Blog Post

Social Media for Retailers

Social media could’ve been a conspiracy cooked up by garden centers and home goods brands around the world. We traffic in the beautiful and the fun, in people’s hobbies, passions and aspirations. Your customers will look to your accounts for inspiration, for ideas on that new DIY project in the backyard, for reminders that spring is coming and they want to plant primrose for the first time because you’ve posted a beautiful picture along with some tips on its care.

But a great social media presence takes some planning and strategizing. I’ve broken down the basics by order of importance and potential difficulty (if your not familiar with the technology).

Level 1:

  • Define your brand as a lifestyle not just a product. Chic and contemporary? Antique and eclectic? Organic and eco friendly? Some mix of all this? Understand what you offer and what your customer’s aspirations are. You’ll focus your content and generate ideas for creative posts.
  • Plan for consistency. From the filter you use on Instagram, to the color palate of your Pinterest page, or the voice (fun and flirty or wise and studied) of Facebook posts, a consistent approach promotes recognition and trust.
  • Strategize. The visual element of home and garden is a no brainer for Instagram and Pinterest. But don’t discount Facebook (more adults than any other platform are users) or Twitter (more people follow brands on it). Decide on which platform you want to start, where you want to expand, who will be crafting and posting your content, and stick to a schedule so that your account appears lively and active.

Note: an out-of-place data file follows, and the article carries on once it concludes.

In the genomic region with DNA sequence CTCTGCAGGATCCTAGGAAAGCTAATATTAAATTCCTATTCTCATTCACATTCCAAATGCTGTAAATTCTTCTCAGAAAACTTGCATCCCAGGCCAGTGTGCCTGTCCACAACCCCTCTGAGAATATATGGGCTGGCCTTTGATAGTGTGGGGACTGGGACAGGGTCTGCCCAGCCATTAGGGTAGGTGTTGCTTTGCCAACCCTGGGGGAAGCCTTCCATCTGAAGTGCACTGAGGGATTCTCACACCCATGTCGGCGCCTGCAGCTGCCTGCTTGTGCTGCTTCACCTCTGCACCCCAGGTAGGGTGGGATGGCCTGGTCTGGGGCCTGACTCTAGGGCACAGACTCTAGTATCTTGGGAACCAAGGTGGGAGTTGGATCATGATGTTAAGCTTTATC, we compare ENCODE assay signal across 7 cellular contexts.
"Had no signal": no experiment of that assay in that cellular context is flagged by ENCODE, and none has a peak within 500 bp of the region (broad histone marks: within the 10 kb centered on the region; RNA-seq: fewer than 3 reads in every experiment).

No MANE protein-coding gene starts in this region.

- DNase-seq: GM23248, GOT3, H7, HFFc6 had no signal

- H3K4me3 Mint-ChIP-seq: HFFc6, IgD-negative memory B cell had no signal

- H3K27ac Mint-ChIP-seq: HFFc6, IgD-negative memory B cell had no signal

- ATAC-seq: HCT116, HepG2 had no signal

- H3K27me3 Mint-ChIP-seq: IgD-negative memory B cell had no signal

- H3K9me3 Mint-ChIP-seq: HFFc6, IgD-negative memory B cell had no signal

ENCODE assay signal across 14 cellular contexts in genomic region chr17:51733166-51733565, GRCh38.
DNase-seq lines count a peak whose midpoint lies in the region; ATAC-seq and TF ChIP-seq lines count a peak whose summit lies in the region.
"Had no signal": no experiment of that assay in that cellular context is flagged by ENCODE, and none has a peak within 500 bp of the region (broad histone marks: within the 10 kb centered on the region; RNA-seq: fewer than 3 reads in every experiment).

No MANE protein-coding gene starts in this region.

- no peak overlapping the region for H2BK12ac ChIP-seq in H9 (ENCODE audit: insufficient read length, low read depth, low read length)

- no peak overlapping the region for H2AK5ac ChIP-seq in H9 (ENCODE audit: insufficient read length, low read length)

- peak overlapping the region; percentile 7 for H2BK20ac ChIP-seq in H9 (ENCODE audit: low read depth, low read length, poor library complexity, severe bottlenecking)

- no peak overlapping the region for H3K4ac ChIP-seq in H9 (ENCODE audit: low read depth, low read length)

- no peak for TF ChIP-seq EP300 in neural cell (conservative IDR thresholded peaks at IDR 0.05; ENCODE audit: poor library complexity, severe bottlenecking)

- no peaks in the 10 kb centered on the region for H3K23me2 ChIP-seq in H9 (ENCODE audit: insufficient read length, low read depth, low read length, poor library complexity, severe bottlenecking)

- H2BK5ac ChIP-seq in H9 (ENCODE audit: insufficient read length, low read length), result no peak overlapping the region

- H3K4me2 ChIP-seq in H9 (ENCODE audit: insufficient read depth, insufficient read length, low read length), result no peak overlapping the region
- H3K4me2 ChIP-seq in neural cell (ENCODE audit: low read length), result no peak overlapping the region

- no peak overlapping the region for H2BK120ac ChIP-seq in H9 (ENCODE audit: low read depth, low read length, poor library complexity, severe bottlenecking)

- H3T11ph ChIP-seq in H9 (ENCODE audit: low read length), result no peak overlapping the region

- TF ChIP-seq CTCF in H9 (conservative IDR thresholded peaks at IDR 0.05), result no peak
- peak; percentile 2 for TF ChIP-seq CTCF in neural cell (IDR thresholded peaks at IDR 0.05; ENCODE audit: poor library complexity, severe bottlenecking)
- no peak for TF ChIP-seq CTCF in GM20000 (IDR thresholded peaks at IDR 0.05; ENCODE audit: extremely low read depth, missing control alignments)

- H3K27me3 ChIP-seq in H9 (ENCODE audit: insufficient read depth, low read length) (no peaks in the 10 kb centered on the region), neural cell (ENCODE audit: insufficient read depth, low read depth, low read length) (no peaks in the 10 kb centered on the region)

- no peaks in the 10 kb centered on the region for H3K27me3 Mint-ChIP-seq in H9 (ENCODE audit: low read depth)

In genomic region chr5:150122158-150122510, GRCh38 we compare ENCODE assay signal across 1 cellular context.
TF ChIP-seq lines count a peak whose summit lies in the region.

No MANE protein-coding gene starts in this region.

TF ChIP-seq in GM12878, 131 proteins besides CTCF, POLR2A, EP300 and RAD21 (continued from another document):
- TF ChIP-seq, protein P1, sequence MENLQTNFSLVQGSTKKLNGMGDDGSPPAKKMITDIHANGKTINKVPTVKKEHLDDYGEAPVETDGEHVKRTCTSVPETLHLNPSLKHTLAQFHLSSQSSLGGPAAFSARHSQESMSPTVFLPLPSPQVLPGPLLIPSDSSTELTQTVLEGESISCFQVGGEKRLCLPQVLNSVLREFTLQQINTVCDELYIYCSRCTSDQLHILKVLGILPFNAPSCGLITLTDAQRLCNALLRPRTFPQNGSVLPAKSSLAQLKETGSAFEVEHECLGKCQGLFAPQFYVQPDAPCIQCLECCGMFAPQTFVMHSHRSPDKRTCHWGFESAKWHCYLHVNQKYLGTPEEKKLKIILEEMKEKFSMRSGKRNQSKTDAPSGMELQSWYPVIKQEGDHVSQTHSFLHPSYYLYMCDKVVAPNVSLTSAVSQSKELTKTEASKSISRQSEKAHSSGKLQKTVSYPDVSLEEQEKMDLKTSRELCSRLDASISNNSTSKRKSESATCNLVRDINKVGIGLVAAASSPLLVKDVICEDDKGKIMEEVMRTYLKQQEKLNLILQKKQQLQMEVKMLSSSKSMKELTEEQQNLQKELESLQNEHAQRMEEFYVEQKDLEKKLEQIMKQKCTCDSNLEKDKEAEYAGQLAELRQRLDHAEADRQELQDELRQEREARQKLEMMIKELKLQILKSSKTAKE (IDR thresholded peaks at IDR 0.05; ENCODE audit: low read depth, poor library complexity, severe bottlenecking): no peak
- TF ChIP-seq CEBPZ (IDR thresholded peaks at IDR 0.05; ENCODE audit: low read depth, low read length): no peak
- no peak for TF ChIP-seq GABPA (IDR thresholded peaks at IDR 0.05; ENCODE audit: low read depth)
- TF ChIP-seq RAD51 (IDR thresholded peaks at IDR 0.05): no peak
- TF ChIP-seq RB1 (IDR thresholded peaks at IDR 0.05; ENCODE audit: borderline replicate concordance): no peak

Level 2:

  • Provide valuable content. This is as easy as sharing other people’s content if it’s helpful for your customers. If you have a new shipment of plants and you want to share a blogger’s high quality video on planting, you’ll be promoting your product and supporting your followers. As you become more invested in your social media, you can put more effort into creating tailor made content. We use programs like Canva, Lightroom, Adobe Spark Post and Unfold to create content.
  • Listen and engage. Use the popular features like Stories on Instagram and Facebook. Branch out into videos, narration, interactive polls, contests, and reposting of your followers content. Strive to keep your content dynamic, diverse and responsive. Don’t be afraid to recycle content on different platforms – everything can be recycled!
  • Find a face for your brand. You don’t have to hire an actor. You just need a friendly face to humanize your accounts. This will bring your brand to life for followers. This can be challenge if you’re camera shy. If you have employees who are up for being your online persona – recruit them. But take it from me, after a couple months of putting yourself out there, you start to enjoy the process and all the positive feedback!